This Year's Most Disturbing Film is A Documentary

Ransom Riggs

Back in the 60s, Ric O'Barry was a pioneer in the field of dolphin training. He captured and trained the five female dolphins who collectively played "Flipper" on the TV show of the same name, and spent almost ten years living and working with those animals. The Cove is partly the story of how Ric came to realize that dolphins were incredibly intelligent, sensitive and self-aware creatures, and that they suffered greatly in captivity, and how he has spent the last thirty years remorsefully trying to destroy an industry he helped create -- the one you see in action when you go to Sea World. (Did you know, for instance, that Sea World puts Maalox and Tagamet into the dolphins' food because they're so stressed out by captivity that they develop bleeding ulcers?)

The Cove is also the story of one little Japanese town, Taiji, that has (or had) a big secret. It's where a great many of the bottlenose dolphins that perform in hundreds of dolphinariums like Sea World across the globe are caught, and they can fetch a high price -- up to $150,000 per trained dolphin. But fishermen in Taiji capture many thousands of dolphin every year -- herding them from the open ocean into netted pens in a hidden cove just north of town -- and the ones that aren't sold into captivity (that is, the majority of them) are slaughtered for their meat in the most horrific way imaginable, stabbed and hacked to death by fishermen with harpoons in an orgy of killing that turns the whole bay a deep red. But the most baffling part about it is that 1) most dolphin meat has way more mercury in it than is safe to eat, and 2) most Japanese people don't want to eat dolphin meat. As the documentary uncovers, the truth is that they're eating it but they don't realize it, because the meat is repackaged and sold as exotic whale meat in Japanese supermarkets. The only rationale for the Japanese government issuing 23,000 permits to kill dolphin every year (and abetting the meat-switch cover-up) is that the economies of a few small towns have come in part to depend on this bloody trade, and that, almost to spite the many other countries who banned the killing of all cetaceans (whales and dolphins both) back in the 70s, Japan is simply refusing to back down out of some misguided kind of nationalistic pride.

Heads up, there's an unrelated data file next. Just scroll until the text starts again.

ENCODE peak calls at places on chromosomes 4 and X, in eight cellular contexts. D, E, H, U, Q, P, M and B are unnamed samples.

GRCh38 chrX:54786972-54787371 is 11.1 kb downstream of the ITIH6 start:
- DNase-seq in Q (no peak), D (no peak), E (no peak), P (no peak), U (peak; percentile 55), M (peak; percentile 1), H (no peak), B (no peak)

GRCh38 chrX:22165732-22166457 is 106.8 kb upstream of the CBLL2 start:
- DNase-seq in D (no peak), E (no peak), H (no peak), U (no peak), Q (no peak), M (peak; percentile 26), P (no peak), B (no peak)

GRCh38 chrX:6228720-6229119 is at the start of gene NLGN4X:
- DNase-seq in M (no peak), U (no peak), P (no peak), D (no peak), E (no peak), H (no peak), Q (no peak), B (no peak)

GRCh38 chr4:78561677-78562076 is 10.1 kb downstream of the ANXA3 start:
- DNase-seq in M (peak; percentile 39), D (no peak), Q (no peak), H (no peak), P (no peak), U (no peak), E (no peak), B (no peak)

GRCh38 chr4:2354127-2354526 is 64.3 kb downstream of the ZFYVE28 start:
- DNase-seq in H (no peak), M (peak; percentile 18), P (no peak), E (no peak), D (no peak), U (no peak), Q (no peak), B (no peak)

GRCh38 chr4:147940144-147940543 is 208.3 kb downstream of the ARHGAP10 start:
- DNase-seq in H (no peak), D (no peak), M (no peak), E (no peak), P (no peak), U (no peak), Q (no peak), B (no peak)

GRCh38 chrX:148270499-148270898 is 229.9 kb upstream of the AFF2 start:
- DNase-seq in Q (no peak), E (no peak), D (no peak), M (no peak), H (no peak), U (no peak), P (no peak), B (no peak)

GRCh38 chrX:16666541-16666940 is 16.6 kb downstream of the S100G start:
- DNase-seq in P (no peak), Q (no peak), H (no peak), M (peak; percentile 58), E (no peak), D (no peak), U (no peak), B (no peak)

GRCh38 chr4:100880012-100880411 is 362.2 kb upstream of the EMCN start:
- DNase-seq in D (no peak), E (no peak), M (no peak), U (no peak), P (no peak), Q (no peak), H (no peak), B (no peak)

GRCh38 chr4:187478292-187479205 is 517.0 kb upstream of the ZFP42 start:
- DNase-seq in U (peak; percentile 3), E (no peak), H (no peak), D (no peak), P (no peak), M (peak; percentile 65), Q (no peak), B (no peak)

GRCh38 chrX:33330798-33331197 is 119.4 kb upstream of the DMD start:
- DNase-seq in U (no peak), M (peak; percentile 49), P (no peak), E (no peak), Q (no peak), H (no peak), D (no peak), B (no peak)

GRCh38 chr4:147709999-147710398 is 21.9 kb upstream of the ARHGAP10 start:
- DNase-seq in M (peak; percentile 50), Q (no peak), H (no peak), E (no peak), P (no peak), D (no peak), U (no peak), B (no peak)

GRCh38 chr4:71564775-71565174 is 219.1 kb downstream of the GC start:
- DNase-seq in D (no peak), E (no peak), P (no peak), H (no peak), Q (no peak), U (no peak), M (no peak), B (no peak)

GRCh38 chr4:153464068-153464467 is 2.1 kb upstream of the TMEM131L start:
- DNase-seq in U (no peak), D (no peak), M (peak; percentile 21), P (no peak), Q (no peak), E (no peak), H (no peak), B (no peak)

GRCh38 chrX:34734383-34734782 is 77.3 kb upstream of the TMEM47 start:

Anyway, I'll get off my soapbox now. But even if you don't agree with its politics, The Cove is absolutely riveting -- it's sure to be a front-runner for this year's Best Documentary Oscar and critics have been calling it "Flipper meets Bourne Identity," if you can imagine such a thing -- the covert operations that Ric and his team must stage in order to get footage of the slaughter is risky, high-tension stuff, and very dramatic.